We just wrapped up an outdoor movie night in our apartment complex. As Community Coordinators, Grete and I get to plan periodic events for the community – this time we did an outdoor movie (that almost got rained out – it rained all day in Pasadena! I haven’t seen that in the whole year we’ve lived here!).
I’ve seen two movies in the last three days that have had strong messages about community. This time it was Pixar’s Cars. I love some of the messages in kids’ flicks. Maybe they’re just simple enough for me to understand! (That red car realized that winning isn’t everything – who we help along the way and how we get there matters! Got it!) But I get almost choked up any time a movie has a loner who is going his own way, runs into a group of people who show him life is about more than just his plans, has to go to some big thing from his previous life, and the whole group of his new friends come through at the last minute to support/help him out in some way. That “one guy (or gal) helping others out and then seeing the community come together to support him (or her) in the end” theme gets me every time!
Grete and I also saw an advanced screening of Into the Wild Thursday night. Good book, pretty good movie. But here’s what stood out to me (and I don’t think I’m giving anything away – it’s a book you probably had to read in high school or college anyway, but be warned…). Toward the end of the movie, this rebel, free spirited kid who’s running from a family he doesn’t respect and working to get away from everything finally writes in his journal that “happiness is meaningless unless it’s shared.” He trekked to the middle of nowhere to “find himself” and find true happiness. But once he got there, he realized that part of “himself” and “happiness” is dependent upon others.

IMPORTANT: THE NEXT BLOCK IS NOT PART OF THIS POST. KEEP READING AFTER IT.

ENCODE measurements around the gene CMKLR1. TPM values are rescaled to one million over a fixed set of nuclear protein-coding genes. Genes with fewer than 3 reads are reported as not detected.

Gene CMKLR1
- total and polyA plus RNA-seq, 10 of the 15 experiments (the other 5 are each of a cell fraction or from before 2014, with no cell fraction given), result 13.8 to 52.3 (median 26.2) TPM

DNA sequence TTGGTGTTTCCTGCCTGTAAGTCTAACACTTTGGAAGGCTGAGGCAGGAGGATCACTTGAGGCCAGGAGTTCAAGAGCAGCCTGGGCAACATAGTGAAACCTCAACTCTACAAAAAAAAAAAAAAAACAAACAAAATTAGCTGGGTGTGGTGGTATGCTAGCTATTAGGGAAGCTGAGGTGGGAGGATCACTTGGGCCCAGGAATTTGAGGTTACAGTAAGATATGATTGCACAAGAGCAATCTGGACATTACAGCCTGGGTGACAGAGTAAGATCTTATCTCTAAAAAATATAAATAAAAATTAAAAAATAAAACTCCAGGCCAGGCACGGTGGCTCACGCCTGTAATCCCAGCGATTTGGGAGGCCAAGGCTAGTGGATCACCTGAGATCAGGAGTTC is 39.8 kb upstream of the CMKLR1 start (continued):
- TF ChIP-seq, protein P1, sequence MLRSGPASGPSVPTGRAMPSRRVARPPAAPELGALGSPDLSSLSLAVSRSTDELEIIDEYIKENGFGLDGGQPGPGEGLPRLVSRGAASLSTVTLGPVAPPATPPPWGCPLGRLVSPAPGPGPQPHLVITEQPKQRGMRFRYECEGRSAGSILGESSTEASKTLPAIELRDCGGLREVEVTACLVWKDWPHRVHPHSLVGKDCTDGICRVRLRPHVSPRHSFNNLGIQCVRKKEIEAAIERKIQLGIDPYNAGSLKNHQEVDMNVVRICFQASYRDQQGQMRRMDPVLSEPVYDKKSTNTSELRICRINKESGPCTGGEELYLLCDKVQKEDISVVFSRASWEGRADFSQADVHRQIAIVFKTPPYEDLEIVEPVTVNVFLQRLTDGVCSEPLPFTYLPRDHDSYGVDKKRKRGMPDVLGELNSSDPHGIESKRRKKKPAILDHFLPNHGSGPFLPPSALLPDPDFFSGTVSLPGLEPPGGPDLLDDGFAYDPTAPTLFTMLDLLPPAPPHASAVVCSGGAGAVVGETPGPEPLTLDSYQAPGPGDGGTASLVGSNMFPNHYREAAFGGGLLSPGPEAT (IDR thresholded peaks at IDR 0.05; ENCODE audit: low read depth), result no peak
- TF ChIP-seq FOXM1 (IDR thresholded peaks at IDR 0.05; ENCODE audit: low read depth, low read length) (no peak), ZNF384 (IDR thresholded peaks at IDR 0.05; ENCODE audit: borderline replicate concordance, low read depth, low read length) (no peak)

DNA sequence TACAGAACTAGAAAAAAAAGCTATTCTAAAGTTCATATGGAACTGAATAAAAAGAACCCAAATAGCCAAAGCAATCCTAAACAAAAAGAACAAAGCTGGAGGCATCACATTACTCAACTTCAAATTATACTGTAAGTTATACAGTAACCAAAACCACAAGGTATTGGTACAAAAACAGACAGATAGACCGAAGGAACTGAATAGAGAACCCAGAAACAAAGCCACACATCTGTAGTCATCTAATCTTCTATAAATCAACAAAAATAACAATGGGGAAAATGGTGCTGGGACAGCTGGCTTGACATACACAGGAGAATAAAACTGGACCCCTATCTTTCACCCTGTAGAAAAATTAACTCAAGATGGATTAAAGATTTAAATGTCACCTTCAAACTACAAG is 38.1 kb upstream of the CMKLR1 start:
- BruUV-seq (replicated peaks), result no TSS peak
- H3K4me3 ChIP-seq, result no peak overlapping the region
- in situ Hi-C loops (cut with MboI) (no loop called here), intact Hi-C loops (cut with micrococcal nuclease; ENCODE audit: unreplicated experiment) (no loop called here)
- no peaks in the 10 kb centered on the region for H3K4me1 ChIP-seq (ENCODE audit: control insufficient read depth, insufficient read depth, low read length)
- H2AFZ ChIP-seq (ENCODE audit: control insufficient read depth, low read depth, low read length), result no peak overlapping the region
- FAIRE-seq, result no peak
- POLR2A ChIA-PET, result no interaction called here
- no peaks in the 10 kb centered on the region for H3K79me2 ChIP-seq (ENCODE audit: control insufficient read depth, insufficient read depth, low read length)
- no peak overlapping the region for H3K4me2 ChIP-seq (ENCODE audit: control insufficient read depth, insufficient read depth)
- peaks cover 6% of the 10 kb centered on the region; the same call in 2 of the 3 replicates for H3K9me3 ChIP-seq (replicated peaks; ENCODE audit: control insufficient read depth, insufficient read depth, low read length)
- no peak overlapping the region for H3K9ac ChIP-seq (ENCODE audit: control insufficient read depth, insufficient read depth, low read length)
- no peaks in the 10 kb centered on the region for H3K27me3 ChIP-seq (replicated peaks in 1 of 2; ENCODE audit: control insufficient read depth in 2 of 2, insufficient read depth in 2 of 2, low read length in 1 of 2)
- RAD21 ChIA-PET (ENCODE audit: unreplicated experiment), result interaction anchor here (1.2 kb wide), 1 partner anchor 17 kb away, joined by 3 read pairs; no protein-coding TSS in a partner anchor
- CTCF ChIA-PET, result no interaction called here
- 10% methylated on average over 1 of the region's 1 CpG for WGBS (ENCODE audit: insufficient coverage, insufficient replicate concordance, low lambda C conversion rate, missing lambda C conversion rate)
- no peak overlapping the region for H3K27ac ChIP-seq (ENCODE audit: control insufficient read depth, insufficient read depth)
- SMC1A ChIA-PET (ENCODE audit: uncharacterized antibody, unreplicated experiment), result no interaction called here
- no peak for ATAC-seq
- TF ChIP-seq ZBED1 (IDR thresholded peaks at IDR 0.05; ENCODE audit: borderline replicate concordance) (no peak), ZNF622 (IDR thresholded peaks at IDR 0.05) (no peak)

So what’s the point? Why does it matter? I work with small groups, so community always matters on that easy, job-type, “we all need connections!” level. But it’s more than that. It’s personal. I grew up trying to do it alone. I wanted relationships – closeness – but was often too afraid or too proud to commit and open up. It took a risk, and it took work. So instead, I hid behind busyness and excellence. I did a lot of things, and I did them well. I figured if I impressed people, than they’d see me as impressive and like me. Or, at least, want to be like me. I’d be polished, serious, and busy. Better to look like you’re busy, important, and on a mission than sitting around with nothing to do and no one to talk to, right?
But that only goes so far. Eventually you just realize you’re walking around with a serious look on your face, doing important thing, but not really close to anyone.
College started me on a slow process of opening up – trusting people – enjoying life together. Marriage has continued to show me the deep value of being truly known and of accepting others in the midst of the ways they’re different from you. Happiness is meant to be shared. But it’s a different kind of happiness than we get alone. I think it’s better because it takes work. That work grows us. It’s not always easy, but it’s right.
I tell our small groups that we weren’t meant to live life alone, and it’s more than just a catchphrase. I know we need each other. Some of us are blessed with the natural ability to reach out, connect, and live in that kind of community with others. But more of us are too shy, too busy, too prideful, or too guarded for it to come as a first instinct. Some people are good at being “kinda” friends with everyone. Others, best buds with a deep few. We all need each of those connections, and we all need to work for them. If connections come easily, we need to work on making them inclusive – reaching out to new people. If they don’t, it’s takes a choice to dive in and enjoy life together – both in the broad, “meet lots of people” sense and the deep, “I really know you” sense.
So I guess the question is, how are you at community? Are you initiating it? Running from it? Reacting to the community others create? When there are new folks around, are you intentionally including them?
What’s your story of community?